Get your emergency eye wash together

Is your emergency eye wash up to par? If not, you’re not alone, says Del Goudreau – an occupational first aid attendant who treats and transfers injured workers to hospital from remote industrial sites.

Del in his mobile treatment and transport truck

Del visits forestry, construction, and manufacturing sites througout southwest B.C. and Vancouver Island. He wrote a Letter to the Editor that appeared in the July/Aug 2009 issue of WorkSafe Magazine – asking employers to make sure workers have access to proper eyewash supplies.

Del’s letter said, “I never see adequate emergency treatment measures or resources to assist injured workers when their eyes have been exposed to chemicals….” That surprised me. I phoned Del for more details.

“You go to some sites and they don’t even have an emergency eyewash, or it’s not in a conspicuous place that’s accessible,” he said. “At best, they’ll have an emergency eyewash bottle which is only one litre of fluid – and most of the time, I don’t know what the fluid is. It’s not very well-marked and it’s not maintained.”


That’s bad news for anyone who gets chemicals or particles in their eyes. Flushing with water ASAP makes a big difference. In some cases, it can save vision.

Workplace rules and regs on eyewash vary among jurisdictions. Here in British Columbia, Canada, the WorkSafeBC Regulation Part 5 Chemical Agents requires employers to select appropriate eye wash facilities: “based on an assessment of the risks in each workplace.”


7 thoughts on “Get your emergency eye wash together

  1. Kyle Thill

    Although we do so little with materials that require our station, we’ve used it on several occasions.

    Another task we take on daily is insuring the path to the station is clear and not blocked by materials or parked units. Nice post, thank you for the reminder.

  2. Danyell


    A 16 oz or 32 oz eye wash station is not considered emergency eye wash. It is considered a first aid tool available to get someone to an emergency eyewash station. Regulations require that (should it be required, depending on the hazard) that a 15 minute emergency system be available. These small wall mount units do not meet regulations and are usually poorly kept causing more damage then they prevent. The new FDA rules around these systems solutions has changed. Please be careful and make sure you always understand the products that you are using.

    1. Del

      Yes it is. Its a Worker self care device for use, not a first aid attendant tool. This 1 litre bottle is provided for most basic care where MSDS (SDS) doesnt specify copious amounts of fluid or irrigation “by the clock” usually stated 15-30 minutes (for example: battery acid splash).
      Current standards require “maintenance” meaning a checklist and schedule that any worker can follow whoever is designated this task to ensure if special eye fluid is used or tap water so it is cleaned and changed so as to not cross contaminated human fluid on devise or microbial growth in the tap water used.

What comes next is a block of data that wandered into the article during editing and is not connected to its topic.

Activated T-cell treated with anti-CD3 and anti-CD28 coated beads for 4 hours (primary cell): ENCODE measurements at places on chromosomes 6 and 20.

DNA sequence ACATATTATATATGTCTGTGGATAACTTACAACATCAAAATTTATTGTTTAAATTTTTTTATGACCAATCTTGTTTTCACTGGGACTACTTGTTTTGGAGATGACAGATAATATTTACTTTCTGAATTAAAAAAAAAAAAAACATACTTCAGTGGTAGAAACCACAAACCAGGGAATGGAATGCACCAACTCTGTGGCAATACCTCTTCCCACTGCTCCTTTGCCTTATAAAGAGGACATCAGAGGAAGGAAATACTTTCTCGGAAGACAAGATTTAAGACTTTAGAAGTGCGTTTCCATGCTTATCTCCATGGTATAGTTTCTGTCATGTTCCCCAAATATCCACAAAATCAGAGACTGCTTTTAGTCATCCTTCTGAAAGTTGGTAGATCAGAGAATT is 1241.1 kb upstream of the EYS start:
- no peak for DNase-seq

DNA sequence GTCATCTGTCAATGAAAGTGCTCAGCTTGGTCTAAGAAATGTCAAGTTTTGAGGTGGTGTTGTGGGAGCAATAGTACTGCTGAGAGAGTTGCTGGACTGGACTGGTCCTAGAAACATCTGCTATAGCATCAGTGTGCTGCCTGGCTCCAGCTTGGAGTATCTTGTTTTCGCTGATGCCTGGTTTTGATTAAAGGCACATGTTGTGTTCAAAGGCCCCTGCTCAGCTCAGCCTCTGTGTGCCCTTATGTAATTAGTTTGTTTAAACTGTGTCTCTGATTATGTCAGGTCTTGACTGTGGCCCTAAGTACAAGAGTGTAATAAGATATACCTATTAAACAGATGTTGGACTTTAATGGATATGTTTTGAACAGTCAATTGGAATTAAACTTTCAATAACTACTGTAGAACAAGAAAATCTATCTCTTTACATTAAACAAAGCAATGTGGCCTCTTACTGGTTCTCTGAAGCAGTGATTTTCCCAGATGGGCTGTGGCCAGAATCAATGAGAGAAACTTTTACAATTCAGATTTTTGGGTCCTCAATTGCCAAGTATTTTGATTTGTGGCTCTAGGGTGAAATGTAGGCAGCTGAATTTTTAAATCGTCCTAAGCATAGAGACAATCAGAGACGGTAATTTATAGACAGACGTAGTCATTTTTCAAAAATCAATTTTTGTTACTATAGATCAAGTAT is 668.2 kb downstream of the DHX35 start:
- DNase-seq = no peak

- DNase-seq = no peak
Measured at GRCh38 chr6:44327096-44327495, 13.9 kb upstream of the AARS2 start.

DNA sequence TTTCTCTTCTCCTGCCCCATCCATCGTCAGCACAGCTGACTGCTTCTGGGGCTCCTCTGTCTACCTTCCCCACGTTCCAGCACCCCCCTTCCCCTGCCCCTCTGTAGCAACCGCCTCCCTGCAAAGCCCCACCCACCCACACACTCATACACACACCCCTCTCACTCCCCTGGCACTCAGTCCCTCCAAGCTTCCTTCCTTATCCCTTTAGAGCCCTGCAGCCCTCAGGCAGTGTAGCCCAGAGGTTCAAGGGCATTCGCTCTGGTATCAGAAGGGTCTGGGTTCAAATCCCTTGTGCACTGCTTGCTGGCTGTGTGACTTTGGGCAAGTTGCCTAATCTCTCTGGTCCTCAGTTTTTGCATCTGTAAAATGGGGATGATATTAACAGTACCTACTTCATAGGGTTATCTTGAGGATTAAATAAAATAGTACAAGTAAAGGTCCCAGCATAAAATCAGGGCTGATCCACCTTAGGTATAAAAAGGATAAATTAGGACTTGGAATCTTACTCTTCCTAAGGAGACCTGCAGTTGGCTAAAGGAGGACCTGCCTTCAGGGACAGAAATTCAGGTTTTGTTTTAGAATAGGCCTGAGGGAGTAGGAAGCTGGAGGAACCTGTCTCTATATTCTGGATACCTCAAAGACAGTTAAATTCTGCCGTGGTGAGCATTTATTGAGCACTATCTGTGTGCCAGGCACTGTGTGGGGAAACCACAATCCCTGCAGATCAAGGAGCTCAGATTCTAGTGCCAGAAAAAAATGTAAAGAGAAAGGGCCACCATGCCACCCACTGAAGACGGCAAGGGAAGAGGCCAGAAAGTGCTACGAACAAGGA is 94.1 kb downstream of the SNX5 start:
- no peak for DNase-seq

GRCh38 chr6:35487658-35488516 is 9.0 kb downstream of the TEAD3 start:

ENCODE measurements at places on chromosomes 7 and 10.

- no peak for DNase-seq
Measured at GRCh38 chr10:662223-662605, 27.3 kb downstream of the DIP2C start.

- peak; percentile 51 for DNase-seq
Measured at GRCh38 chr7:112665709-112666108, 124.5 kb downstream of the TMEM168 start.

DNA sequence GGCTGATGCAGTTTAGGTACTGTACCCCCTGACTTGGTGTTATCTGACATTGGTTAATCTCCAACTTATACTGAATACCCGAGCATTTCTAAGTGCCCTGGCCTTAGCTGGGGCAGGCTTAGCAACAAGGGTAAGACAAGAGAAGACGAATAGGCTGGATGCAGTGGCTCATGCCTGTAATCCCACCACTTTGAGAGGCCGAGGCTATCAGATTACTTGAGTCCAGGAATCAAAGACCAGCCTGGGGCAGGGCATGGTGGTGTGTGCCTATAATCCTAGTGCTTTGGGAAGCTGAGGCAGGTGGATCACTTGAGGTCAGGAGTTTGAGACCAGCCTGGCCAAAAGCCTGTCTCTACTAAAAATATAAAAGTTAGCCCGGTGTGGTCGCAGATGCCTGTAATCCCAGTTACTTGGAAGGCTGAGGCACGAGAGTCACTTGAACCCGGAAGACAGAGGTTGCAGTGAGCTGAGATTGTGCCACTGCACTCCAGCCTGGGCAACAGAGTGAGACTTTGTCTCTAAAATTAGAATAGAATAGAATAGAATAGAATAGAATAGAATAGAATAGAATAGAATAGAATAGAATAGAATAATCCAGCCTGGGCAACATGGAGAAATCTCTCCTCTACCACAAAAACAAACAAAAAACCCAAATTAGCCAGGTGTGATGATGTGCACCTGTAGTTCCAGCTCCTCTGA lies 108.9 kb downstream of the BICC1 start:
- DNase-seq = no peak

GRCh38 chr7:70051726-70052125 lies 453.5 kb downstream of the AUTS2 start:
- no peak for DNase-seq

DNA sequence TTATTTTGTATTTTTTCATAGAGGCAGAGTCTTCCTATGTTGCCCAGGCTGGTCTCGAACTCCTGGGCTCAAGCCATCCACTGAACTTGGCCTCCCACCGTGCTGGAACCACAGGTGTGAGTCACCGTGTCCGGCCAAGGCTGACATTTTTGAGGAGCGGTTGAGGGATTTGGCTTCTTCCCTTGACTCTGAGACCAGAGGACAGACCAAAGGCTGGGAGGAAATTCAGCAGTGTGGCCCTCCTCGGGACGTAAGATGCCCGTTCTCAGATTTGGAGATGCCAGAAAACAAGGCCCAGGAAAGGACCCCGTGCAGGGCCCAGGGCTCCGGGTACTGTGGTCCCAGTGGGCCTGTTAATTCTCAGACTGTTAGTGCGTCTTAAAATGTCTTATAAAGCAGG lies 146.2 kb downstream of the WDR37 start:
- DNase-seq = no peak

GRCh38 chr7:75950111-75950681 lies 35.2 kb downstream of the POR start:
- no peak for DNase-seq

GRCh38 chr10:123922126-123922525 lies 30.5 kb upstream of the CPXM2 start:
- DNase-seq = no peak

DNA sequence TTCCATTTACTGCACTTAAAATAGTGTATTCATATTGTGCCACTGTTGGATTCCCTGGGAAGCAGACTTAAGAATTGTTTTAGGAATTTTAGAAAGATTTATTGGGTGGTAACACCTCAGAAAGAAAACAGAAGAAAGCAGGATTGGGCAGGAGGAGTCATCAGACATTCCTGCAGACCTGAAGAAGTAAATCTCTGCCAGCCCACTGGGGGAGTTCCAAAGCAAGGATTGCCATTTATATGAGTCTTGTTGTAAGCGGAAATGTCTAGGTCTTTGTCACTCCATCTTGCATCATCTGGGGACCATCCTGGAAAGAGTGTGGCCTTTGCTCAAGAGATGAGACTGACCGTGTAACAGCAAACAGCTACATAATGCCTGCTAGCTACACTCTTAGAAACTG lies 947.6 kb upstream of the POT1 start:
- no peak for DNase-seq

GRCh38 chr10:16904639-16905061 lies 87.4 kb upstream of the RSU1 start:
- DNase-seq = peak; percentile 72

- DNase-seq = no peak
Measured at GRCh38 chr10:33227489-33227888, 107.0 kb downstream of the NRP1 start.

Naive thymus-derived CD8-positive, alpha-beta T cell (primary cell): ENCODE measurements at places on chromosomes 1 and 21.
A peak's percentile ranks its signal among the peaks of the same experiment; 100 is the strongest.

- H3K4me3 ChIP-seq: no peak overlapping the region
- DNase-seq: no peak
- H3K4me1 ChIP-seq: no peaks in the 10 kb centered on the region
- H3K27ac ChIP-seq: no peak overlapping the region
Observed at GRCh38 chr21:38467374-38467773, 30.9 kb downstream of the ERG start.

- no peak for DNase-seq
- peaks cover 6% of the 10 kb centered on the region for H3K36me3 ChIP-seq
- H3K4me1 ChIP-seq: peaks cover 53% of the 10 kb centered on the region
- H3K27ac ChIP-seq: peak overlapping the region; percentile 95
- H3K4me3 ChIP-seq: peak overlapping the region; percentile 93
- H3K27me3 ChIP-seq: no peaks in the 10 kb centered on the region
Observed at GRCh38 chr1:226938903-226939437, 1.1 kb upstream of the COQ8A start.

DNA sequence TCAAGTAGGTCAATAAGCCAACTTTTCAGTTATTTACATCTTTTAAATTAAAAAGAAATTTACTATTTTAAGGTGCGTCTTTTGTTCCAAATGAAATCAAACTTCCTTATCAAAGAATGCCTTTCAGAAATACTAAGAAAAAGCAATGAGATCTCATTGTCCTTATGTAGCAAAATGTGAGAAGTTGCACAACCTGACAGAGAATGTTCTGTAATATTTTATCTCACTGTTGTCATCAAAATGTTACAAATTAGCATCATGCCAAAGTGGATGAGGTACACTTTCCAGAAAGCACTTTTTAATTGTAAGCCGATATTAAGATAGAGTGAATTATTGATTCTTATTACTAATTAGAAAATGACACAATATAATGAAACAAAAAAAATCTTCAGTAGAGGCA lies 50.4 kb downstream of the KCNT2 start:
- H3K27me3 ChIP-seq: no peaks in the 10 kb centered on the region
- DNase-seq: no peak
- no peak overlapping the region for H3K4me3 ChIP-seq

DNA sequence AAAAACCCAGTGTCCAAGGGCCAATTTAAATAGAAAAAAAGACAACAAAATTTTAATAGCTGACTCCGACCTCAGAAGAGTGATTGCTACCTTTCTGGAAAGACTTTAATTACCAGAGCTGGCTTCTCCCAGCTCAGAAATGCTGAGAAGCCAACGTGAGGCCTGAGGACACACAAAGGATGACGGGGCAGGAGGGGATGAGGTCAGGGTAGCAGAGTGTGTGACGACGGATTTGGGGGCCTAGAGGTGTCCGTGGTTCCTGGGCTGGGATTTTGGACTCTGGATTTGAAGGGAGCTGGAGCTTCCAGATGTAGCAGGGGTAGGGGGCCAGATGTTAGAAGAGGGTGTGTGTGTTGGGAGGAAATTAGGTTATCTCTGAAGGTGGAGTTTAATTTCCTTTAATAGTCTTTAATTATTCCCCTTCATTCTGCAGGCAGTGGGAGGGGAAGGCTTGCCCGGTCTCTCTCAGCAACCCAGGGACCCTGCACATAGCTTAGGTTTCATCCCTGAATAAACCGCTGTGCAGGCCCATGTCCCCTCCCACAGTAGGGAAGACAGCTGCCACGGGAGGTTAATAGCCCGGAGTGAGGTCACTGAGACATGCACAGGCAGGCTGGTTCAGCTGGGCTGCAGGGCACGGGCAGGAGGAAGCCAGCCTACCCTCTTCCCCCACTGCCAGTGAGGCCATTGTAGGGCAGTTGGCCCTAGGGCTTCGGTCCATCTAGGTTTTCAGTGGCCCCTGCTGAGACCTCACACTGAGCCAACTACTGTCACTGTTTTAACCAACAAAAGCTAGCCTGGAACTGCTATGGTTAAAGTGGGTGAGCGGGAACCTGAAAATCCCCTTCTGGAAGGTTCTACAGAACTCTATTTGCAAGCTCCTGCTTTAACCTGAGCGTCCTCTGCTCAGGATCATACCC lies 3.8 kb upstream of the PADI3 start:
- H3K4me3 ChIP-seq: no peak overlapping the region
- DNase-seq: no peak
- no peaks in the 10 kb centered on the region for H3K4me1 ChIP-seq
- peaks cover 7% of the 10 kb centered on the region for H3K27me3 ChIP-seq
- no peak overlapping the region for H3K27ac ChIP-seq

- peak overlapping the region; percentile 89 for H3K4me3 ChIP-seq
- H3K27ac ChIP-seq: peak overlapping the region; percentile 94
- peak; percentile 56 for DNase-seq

A record of service should be maintained according to safety regulations.
      Thank you.

  3. susan Post author

    Thank you Danyell for pointing this out. I took that photo at WildPlay Adventure Park in Nanaimo in August. Since I had just written about eye wash, it caught my eye and I wanted to use a photo of it to go with that blog post. I didn’t ask them specifically about their eye wash program though.

    Here in B.C. Canada, our Occupational Health and Safety Regulation calls for “Tempered, continuous flow eyewash facility with a minimum duration of 15 minutes (or more if required by the nature of the material).” So, as you say, the eye wash station in the photo would not cover that.

  4. Kim

    You must keep in mind that your eyewash station, be it fixed, portable or self contained, are ALL considered emergency eyewash stations. It is based on your risk assessment of the area that gives perscriptive requirements for certain systems. The wall mounted eyewash bottle with buffered solution or water is a completely acceptable method of eye flushing in LOW RISK areas.

    The way we (here) all read Danyell’s post was that the eyewash bottles were not considered an emergency eyewash… I believe what she was trying to point out was that eyewash bottles are not considered an adequate flush system for moderate-high risk areas.

    Check out WSBC OHS G5.85-G5.89 and remember to complete your risk assessments!!!

    Safety first….because accidents last!

  5. Micheal

    Take a look at these trailers we build for the upstream oil and gas industry in North Eastern BC, and Alberta. They are utilized for the emergency shower facilities when well site completion locations pump acid down hole (to loosen the formation before hydraulic fracturing). I see the same issue though with their lack of use for other situations. We see maybe 15% of the well completions up here use acid and this is the only time our units are utilized. There are still many chemicals on site that if you look at the MSDS have first aid measures stating a 15 min flush for eyes and skin.


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